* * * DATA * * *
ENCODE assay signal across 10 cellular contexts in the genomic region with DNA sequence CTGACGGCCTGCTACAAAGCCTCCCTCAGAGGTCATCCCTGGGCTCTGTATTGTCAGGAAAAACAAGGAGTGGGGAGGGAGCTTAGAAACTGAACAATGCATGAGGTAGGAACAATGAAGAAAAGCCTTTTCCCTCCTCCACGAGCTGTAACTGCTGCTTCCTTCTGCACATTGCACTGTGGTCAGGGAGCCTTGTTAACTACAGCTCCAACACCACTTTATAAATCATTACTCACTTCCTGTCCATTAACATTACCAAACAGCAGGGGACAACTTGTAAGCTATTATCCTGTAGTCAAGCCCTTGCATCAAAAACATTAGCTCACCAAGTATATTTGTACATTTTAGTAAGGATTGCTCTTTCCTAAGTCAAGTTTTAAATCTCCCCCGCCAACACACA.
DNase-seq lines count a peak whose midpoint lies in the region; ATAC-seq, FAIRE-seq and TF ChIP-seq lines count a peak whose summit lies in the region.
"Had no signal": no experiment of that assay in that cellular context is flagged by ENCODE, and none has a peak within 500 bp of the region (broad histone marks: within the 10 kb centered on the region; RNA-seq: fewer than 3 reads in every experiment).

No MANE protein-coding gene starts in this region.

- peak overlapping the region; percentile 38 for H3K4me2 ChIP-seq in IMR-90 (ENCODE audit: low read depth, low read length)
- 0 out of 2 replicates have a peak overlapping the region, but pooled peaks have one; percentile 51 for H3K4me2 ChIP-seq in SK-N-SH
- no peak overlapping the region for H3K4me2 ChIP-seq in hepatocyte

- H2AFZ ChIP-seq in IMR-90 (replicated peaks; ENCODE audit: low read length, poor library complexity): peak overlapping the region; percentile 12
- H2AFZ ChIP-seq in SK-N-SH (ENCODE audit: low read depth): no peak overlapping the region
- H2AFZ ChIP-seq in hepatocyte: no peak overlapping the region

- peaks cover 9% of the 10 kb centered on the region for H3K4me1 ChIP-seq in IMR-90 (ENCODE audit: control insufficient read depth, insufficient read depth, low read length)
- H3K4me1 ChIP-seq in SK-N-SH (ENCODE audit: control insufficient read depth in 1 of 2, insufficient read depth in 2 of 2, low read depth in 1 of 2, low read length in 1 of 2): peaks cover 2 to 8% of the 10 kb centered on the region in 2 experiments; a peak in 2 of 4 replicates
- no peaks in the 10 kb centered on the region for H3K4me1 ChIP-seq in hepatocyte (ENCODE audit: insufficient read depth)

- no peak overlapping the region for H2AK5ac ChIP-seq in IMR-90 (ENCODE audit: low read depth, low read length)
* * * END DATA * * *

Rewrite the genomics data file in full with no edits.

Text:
ENCODE assay signal across 10 cellular contexts in the genomic region with DNA sequence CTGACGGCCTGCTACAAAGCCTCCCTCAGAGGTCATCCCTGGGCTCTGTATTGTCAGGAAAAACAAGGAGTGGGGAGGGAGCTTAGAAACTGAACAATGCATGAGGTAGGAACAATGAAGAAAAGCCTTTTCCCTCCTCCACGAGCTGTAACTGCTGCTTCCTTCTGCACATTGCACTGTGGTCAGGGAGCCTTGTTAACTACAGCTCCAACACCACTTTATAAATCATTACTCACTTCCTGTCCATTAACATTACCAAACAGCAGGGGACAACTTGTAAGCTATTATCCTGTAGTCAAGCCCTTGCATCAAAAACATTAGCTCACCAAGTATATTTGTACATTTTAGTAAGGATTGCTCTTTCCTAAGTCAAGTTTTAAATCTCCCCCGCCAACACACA.
DNase-seq lines count a peak whose midpoint lies in the region; ATAC-seq, FAIRE-seq and TF ChIP-seq lines count a peak whose summit lies in the region.
"Had no signal": no experiment of that assay in that cellular context is flagged by ENCODE, and none has a peak within 500 bp of the region (broad histone marks: within the 10 kb centered on the region; RNA-seq: fewer than 3 reads in every experiment).

No MANE protein-coding gene starts in this region.

- peak overlapping the region; percentile 38 for H3K4me2 ChIP-seq in IMR-90 (ENCODE audit: low read depth, low read length)
- 0 out of 2 replicates have a peak overlapping the region, but pooled peaks have one; percentile 51 for H3K4me2 ChIP-seq in SK-N-SH
- no peak overlapping the region for H3K4me2 ChIP-seq in hepatocyte

- H2AFZ ChIP-seq in IMR-90 (replicated peaks; ENCODE audit: low read length, poor library complexity): peak overlapping the region; percentile 12
- H2AFZ ChIP-seq in SK-N-SH (ENCODE audit: low read depth): no peak overlapping the region
- H2AFZ ChIP-seq in hepatocyte: no peak overlapping the region

- peaks cover 9% of the 10 kb centered on the region for H3K4me1 ChIP-seq in IMR-90 (ENCODE audit: control insufficient read depth, insufficient read depth, low read length)
- H3K4me1 ChIP-seq in SK-N-SH (ENCODE audit: control insufficient read depth in 1 of 2, insufficient read depth in 2 of 2, low read depth in 1 of 2, low read length in 1 of 2): peaks cover 2 to 8% of the 10 kb centered on the region in 2 experiments; a peak in 2 of 4 replicates
- no peaks in the 10 kb centered on the region for H3K4me1 ChIP-seq in hepatocyte (ENCODE audit: insufficient read depth)

- no peak overlapping the region for H2AK5ac ChIP-seq in IMR-90 (ENCODE audit: low read depth, low read length)